Arts and Sciences researchers recognized as highest-cited faculty worldwide
Roger Ratcliff, a Distinguished University Professor in the Department of Psychology, ranks among the top 1% worldwide in career-long citations across all scientific disciplines, according to a recent analysis published in PLoS Biology.
The research analyzed databases of standardized citation metrics spanning natural and mathematical sciences and social and behavioral sciences, ranking Ratcliff 1,184th out of nearly 160,000 applicable academics, and 15th in the field of experimental psychology.
Ratcliff’s research focuses on modeling application and methodology for rapid decision-making. His contributions to the field of cognitive psychology are vast, and his diffusion model of decision-making is used by researchers around the world.
Professor of psychology Janice Kiecolt-Glaser ranked 3,290th overall and 108th in the field of psychiatry. Professor of physics Eric Braaten ranked 4,057th overall and 55th in the field of nuclear and particle physics. Professor of psychology Russell Fazio ranked 4,254th overall and 55th in the field of social psychology.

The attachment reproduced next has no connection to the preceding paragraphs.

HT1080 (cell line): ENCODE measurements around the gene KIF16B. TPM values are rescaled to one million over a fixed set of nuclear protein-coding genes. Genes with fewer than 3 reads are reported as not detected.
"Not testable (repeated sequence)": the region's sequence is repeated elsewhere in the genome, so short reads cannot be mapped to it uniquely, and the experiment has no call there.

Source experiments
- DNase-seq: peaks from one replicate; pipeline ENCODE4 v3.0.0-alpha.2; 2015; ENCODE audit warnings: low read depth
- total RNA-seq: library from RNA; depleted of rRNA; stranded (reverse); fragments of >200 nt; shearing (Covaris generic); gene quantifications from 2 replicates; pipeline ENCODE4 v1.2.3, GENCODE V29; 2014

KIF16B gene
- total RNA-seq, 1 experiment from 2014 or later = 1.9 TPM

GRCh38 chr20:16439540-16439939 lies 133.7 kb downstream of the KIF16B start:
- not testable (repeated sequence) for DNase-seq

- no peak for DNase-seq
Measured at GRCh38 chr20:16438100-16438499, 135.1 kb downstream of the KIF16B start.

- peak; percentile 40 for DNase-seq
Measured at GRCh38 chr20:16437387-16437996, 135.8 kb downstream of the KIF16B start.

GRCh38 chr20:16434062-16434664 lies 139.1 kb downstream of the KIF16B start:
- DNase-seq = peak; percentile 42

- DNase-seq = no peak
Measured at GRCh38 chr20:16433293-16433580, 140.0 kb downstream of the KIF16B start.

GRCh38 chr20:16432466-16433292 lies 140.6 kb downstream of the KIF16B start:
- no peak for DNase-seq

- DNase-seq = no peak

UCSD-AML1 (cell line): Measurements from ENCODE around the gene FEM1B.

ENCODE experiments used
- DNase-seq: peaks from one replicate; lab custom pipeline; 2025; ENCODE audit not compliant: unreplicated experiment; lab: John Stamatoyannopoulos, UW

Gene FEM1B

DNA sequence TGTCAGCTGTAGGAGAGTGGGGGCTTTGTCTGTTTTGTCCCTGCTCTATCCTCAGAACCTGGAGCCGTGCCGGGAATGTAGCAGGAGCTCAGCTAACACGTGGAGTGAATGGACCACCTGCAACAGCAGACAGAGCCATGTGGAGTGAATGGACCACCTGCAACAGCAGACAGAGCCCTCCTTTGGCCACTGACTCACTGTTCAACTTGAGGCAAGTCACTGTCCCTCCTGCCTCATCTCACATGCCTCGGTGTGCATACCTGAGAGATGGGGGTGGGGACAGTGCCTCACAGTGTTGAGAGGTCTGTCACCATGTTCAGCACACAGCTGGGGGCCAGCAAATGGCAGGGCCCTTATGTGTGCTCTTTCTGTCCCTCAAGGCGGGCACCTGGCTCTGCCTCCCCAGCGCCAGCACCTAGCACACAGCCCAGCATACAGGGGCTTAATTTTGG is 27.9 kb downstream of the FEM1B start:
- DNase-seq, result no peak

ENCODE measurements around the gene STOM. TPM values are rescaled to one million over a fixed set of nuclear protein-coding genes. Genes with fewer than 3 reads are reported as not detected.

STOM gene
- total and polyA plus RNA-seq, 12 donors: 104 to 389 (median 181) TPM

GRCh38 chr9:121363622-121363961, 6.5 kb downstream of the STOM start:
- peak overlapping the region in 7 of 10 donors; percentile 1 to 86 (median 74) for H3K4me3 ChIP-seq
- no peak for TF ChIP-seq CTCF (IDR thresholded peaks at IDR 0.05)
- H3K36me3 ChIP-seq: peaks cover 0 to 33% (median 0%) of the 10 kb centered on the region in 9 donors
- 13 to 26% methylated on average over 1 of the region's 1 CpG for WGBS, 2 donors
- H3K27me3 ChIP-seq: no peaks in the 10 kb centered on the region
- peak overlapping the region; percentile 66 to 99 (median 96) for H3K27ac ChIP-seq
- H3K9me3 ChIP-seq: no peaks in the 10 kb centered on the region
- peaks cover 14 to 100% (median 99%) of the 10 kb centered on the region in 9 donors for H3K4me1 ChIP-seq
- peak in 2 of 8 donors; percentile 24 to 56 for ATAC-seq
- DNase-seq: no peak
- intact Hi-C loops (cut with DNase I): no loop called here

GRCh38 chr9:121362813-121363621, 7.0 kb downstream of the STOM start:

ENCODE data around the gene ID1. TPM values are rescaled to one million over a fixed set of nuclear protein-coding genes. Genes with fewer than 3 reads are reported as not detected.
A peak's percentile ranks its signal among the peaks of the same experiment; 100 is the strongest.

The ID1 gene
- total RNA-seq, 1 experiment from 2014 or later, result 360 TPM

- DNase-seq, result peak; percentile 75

Other College of Arts and Sciences faculty who placed in the top 15 of their respective fields include:
- Alexander Wendt, professor in the Department of Political Science, ranked seventh in the field of international relations.
- Eugenia Costa-Giomi, professor and interim director of the School of Music, ranked 14th in the field of music.
- Social and Behavioral Sciences Distinguished Professor and director of the School of Communication Michael Slater ranked 15th in the field of communication and media studies.
Led by Stanford University Professor John P. A. Ioannidis, the analysis is based on citations from Elsevier's Scopus, assessing scientists for career-long citation impact up until the end of 2019. The data is available to view via Mendeley Data.